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Zimbabwe and the DRC are Ramaphosa’s first foreign policy tests

ANALYSIS

The recent ascendance of President Cyril Ramaphosa to the highest echelons of political power in South Africa has largely been positively received locally and abroad. Ramaphosa also automatically assumed the rotational chairmanship of the Southern Africa Development Community (SADC) currently held by South Africa ― even though he will relinquish the position to Namibia’s Hage Geingob in August.

Ramaphosa’s six-month chairmanship coincides with elections in Zimbabwe in July, and he must also set the tone in the increasingly restless Democratic Republic of Congo (DRC) whose much-delayed plebiscite is scheduled to take place in December (although few observers believe it will actually happen).

Zimbabwe will hold its first elections without perennial rivals Robert Mugabe (who resigned under military pressure last November) and the Movement for Democratic Change’s Morgan Tsvangirai (who succumbed to colon cancer in February). The election is really about legitimacy for new President Emmerson Mnangagwa, who is seeking a clean and substantive electoral mandate. He will square off against the youthful but increasingly popular Nelson Chamisa who took over the reins of the main opposition party amid internal squabbles.

Yet Zimbabwe does not have a record of free, fair and credible elections, and with no electoral reforms enacted in line with the new constitution it would be naïve for anyone to assume all will be rosy this time around. And the stakes are high. The country is reeling under severe economic crises characterised by high unemployment and cash shortages. 

Coincidentally, under former president Mbeki, South Africa was again chair of SADC when he painstakingly played midwife to an inclusive government that stabilised Zimbabwe after a disputed election in 2008. But critics also blame Mbeki’s ‘quiet diplomacy’ for enabling Zimbabwe’s economic collapse, leaving South Africa to deal with an influx of millions of Zimbabweans across the Limpopo River. So Ramaphosa knows exactly what is at stake as he contemplates his next moves.

It would therefore be advisable for him to be proactive and institute a SADC task-team similar to his predecessor’s three-member facilitation team that stabilised Zimbabwe during the SADC and African Union-supported inclusive government between 2009 and 2013. Such a task-team would monitor the election process and ensure a smooth and credible election. A peaceful, free and credible election is in the interests of both Zimbabwe and South Africa.

This is not asking for too much. The European Union that was invited to observe Zimbabwe’s elections (for the first time in 16 years) has already pledged to deploy observers at least 8 weeks before the actual election. South Africa should equally take a leading role.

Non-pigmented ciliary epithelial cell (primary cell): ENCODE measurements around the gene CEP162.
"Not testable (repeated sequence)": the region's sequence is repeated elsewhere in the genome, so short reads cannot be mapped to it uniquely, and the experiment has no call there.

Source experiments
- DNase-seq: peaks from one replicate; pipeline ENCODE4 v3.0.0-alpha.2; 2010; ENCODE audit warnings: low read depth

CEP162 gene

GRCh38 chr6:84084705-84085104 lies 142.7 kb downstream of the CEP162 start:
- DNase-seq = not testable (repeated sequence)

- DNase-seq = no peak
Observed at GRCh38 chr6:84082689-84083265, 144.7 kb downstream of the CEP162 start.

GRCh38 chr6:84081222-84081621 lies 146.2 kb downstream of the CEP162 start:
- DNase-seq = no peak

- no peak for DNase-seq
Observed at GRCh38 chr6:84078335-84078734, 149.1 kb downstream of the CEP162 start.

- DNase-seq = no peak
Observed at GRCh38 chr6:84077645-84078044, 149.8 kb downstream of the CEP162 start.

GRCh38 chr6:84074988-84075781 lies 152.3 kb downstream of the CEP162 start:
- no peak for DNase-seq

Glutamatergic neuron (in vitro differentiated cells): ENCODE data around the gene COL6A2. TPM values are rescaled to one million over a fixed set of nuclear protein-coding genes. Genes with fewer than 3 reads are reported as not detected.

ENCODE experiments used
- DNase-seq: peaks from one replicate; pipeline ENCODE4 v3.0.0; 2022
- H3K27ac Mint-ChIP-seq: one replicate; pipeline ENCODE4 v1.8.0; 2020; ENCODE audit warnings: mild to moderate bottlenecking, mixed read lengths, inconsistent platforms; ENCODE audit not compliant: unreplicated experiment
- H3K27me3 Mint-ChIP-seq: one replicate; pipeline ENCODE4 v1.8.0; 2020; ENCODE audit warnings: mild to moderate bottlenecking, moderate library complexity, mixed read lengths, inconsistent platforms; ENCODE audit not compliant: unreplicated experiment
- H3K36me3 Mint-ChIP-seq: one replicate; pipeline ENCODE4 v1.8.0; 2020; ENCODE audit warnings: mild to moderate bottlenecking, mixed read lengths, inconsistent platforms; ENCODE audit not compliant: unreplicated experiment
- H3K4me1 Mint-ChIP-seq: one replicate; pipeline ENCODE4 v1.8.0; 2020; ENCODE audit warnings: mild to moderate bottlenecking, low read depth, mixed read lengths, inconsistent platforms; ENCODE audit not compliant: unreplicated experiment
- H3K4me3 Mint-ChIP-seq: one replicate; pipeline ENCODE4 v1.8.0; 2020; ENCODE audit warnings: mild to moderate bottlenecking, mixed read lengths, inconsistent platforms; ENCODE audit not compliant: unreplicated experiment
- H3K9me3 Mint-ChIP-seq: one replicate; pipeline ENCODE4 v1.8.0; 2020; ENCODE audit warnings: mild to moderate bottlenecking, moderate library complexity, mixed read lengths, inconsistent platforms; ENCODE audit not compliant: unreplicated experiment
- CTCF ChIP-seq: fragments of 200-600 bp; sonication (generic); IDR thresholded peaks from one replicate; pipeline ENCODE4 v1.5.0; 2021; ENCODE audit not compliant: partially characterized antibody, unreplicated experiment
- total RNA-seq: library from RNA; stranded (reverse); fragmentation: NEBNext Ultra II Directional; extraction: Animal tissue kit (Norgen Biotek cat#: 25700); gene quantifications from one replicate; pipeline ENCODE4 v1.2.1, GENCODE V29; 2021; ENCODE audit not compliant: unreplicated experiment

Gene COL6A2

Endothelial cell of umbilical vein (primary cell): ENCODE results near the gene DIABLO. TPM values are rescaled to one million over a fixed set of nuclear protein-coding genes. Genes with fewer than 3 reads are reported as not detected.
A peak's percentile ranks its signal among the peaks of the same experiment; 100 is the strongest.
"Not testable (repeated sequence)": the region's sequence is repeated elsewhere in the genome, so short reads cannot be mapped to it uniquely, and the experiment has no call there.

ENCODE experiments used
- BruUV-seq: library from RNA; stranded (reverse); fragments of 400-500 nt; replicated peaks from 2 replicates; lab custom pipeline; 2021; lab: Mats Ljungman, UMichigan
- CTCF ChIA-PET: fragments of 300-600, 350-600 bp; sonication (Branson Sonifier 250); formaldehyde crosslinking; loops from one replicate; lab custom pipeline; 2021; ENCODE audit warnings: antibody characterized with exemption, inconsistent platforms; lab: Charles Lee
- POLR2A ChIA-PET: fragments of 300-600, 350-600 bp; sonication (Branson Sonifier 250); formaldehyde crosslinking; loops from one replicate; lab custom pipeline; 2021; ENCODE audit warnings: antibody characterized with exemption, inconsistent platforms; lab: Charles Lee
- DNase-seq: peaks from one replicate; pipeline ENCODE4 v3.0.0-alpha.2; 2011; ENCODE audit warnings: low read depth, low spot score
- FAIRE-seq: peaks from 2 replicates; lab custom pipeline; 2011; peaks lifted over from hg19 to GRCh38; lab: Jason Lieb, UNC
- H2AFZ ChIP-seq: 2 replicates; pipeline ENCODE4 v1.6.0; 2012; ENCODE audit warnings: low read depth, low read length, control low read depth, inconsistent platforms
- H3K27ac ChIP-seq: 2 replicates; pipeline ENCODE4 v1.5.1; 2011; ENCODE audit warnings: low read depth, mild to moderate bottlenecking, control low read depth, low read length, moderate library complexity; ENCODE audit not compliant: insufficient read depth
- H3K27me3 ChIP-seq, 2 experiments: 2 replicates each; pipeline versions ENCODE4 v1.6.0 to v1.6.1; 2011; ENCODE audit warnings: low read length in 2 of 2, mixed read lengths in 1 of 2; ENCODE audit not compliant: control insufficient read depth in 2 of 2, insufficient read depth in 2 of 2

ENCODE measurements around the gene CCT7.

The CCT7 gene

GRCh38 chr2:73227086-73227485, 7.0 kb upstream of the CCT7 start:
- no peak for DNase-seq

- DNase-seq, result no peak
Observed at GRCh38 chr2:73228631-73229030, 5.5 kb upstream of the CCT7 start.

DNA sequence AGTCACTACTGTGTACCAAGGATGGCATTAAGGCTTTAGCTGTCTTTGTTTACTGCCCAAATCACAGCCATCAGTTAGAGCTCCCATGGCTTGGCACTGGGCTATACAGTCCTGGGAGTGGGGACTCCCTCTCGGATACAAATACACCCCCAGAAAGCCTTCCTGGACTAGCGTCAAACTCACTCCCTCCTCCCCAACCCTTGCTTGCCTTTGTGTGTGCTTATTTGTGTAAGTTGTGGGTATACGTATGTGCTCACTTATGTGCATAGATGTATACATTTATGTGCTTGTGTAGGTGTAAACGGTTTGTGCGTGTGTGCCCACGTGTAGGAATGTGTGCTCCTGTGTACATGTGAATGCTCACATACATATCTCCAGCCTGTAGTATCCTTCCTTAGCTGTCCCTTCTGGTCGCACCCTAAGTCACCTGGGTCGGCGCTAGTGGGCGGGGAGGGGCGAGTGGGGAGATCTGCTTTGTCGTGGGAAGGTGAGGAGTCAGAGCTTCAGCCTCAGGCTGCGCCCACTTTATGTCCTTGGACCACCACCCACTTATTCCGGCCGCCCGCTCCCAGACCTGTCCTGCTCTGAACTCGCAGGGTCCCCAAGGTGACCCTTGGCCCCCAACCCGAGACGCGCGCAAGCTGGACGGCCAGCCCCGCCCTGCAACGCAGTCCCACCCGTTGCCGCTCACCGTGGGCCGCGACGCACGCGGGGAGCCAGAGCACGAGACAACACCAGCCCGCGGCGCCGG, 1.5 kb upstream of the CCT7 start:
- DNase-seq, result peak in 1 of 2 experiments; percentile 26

Besides Zimbabwe, knives have already been drawn in the DRC where the power-intoxicated president Joseph Kabila is reluctant to declare an election date to end his constitutionally mandated two-term tenure that he has already extended by more than a year. Scores of people have already died in the country, while thousands of refugees escape daily to neighbouring Tanzania, Uganda and Burundi. And the situation will only get worse with each day that Kabila hangs on to power.

Over the years South Africa has played a key role in the stabilisation of DRC by facilitating the Sun City Agreements that ended the civil war in 2002, and later led a military intervention that decimated the M23 rebel movement in 2013. A relapse into chaos in DRC will not only destabilise the region but also harm South Africa’s broad economic interests in the mineral rich country, in line with SADC’s regional integration and development thrust.

Ramaphosa is not new to regional politics. Recently he painstakingly helped to stabilise a volatile political crisis Lesotho that culminated in the deployment of a SADC military contingent as part of the peace process. He has since begun a pilgrimage to SADC countries, both as the new president of South Africa and SADC chair, and has described his reception as ‘overwhelming’. It is no coincidence that his tour has so far prioritised countries politically dominated by the liberation movements – Angola, Namibia, Mozambique and Zimbabwe – arguably to assure them that under him they were not only ‘comrades-in-arms’ during the struggle, but are determined to remain ‘comrades-in-power’. As such, a visit to Tanzania is predictably coming soon.

My hope is that when the ordinary men and women in SADC countries cry out for their human rights and dignity to be protected, particularly in the upcoming elections in Zimbabwe and DRC, President Ramaphosa will hear them and act decisively. Because when he invoked the lyrics of the late icon Bra Hugh Masekela’s ‘Thuma mina’ (‘Send me’) during his inaugural State of the Nation address to the South African parliament, he was not speaking to South Africans only.

Webster Zambara is the Senior Project Leader of Peacebuilding Initiatives at the Institute for Justice and Reconciliation.

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Webster Zambara
Webster Zambara

Dr Webster Zambara is a project leader of Peacebuilding Initiatives at the Institute for Justice and Reconciliation. He recently spent eight days building the capacity of women mediators in Cameroon at the invitation of United Nations Women

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